Charlotte Cooper (tennis)

Charlotte "Chattie" Cooper Sterry (née Charlotte Reinagle Cooper; 22 September 1870 – 10 October 1966) was an English female tennis player who won five singles titles at the Wimbledon Championships and in 1900 became Olympic champion. In winning in Paris on 11 July 1900, she became the first female Olympic tennis champion as well as the first individual female Olympic champion.[1]

Charlotte Cooper Sterry
Charlotte Cooper.jpg
Full nameCharlotte Reinagle Cooper Sterry
Country (sports) United Kingdom
Born(1870-09-22)22 September 1870
Ealing, England
Died10 October 1966(1966-10-10) (aged 96)
Helensburgh, Scotland
Int. Tennis HoF2013 (member page)
Career recordno value
Grand Slam Singles results
WimbledonW (1895, 1896, 1898, 1901, 1908)
Career record
Grand Slam Doubles results
WimbledonF (1913)
Grand Slam Mixed Doubles results
Wimbledon3R (1914)

Early life and careerEdit

Charlotte Cooper Sterry vs Blanche Bingley Hillyard at Eastbourne

Charlotte Cooper was born on 22 September 1870 at Waldham Lodge, Ealing, Middlesex, England, the youngest daughter of Henry Cooper, a miller, and his wife Teresa Georgiana Miller.[2] She learned to play tennis at the Ealing Lawn Tennis Club where she was first coached by H. Lawrence and later by Charles Martin and Harold Mahony.[a] She won her first senior singles title in 1893 at Ilkley.[3] Between 1893 and 1917 she participated in 21 Wimbledon tournaments. At her first appearance she reached the semifinals of the singles event in which she lost to Blanche Bingley Hillyard. She won her first singles title in 1895, defeating Helen Jackson in the final of the All-Comers event.[4][b] In that match she was down 0–5 in both sets but managed to win in straight sets.[5] In 1896, she successfully defended her title in the Challenge Round against Alice Simpson Pickering. Between 1897 and 1901 the titles were divided between Cooper Sterry (1898, 1901) and Bingley Hillyard (1897, 1899, 1900). The 1902 Challenge Round match against Muriel Robb was halted on the first day of play due to rainfall at 6–4, 11–13. The match was replayed in its entirety the next day and Robb won 7–5, 6–1, playing a total of 53 games which was then a record for the longest women's singles final.[6][7] In 1908 as a mother of two she won her last singles title when she defeated Agnes Morton in straight sets in the All-Comers final after a seven-year hiatus and at the age of 37.[8][9] She is the oldest Wimbledon's ladies’ singles champion and her record of eight consecutive singles finals stood until 1990 when Martina Navratilova reached her ninth consecutive singles final.[9][10]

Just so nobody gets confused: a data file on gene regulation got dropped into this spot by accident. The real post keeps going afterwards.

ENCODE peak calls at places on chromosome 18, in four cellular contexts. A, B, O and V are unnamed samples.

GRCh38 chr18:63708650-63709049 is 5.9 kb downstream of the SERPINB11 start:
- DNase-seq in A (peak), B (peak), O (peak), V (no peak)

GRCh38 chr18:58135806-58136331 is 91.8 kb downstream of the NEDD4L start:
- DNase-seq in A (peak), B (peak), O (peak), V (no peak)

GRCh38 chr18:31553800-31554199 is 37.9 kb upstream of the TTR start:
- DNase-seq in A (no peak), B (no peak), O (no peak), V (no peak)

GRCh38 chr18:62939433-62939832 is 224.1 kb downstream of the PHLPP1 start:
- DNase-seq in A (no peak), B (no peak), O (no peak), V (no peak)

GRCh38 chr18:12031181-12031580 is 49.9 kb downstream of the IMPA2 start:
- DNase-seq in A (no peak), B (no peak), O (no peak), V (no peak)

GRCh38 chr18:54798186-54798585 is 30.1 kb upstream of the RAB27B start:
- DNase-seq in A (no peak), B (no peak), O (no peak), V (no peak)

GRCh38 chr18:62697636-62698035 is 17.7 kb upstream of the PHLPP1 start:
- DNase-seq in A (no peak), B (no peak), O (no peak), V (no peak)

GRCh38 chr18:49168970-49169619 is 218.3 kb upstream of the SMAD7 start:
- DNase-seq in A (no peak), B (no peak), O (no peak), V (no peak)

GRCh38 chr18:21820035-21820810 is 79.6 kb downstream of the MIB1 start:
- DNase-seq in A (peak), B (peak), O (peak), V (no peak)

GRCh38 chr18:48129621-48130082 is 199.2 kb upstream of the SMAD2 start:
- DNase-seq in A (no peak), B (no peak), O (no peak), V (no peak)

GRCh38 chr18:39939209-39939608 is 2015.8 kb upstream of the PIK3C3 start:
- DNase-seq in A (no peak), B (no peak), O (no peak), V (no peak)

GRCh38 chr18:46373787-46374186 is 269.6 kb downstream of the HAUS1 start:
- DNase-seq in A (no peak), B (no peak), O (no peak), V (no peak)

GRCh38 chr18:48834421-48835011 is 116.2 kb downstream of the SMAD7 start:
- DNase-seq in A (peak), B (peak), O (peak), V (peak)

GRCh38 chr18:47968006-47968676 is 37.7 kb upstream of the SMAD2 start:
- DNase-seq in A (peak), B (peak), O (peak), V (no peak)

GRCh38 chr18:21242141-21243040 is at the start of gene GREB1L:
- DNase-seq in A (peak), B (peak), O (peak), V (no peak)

In addition to her singles titles, Cooper Sterry also won seven All-England mixed doubles titles; five times with Harold Mahony (1894–1898) [3] and once with Laurence Doherty (1900) and Xenophon Casdagli (1908).[c] In 1913 she reached the final of the first Wimbledon women's doubles event with Dorothea Douglass, 18 years after winning her first Wimbledon title.

She won the singles title at the Irish Lawn Tennis Championships in 1895 and 1898,[3] a prestigious tournament at the time.[11] At the 1900 Summer Olympics, where women participated for the first time, Cooper Sterry won the tennis singles event. On 11 July 1900 she defeated Hélène Prévost in the final in straight sets and became the first female Olympic tennis champion as well as the first individual female Olympic champion. With Reginald Doherty, she won the mixed doubles title after a straight-sets victory in the final against Hélène Prévost and Harold Mahony.[12][d] In 1901 she won the singles title at the German Championships, and in 1902 she won the Swiss Championship.[13] Cooper Sterry remained active in competitive tennis and continued to play in championship events well into her 50s.

On 12 January 1901 she married Alfred Sterry, a solicitor, who became president of the Lawn Tennis Association. They had two children: Rex (1903–81) who was the vice-chairman of the All England Club for a period of 15 years during the 1960s and 1970s and Gwen (born 1905), a tennis player who participated at Wimbledon and played on Britain's Wightman Cup team.[2][14][15][16]

Cooper Sterry, who had been deaf since the age of 26, died on 10 October 1966 at the age of 96, in Helensburgh, Scotland.[2][17][18]

She was inducted into the International Tennis Hall of Fame in 2013.[19]

Playing styleEdit

Cooper Sterry had an offensive style of playing, attacking the net when the opportunity arose. She was one of a few female players of her time who served overhead. Her main strengths were her steadiness, temperament and tactical ability.[2] Her excellent volleying skills stood out at a time when this was still a rarity in ladies tennis.[13]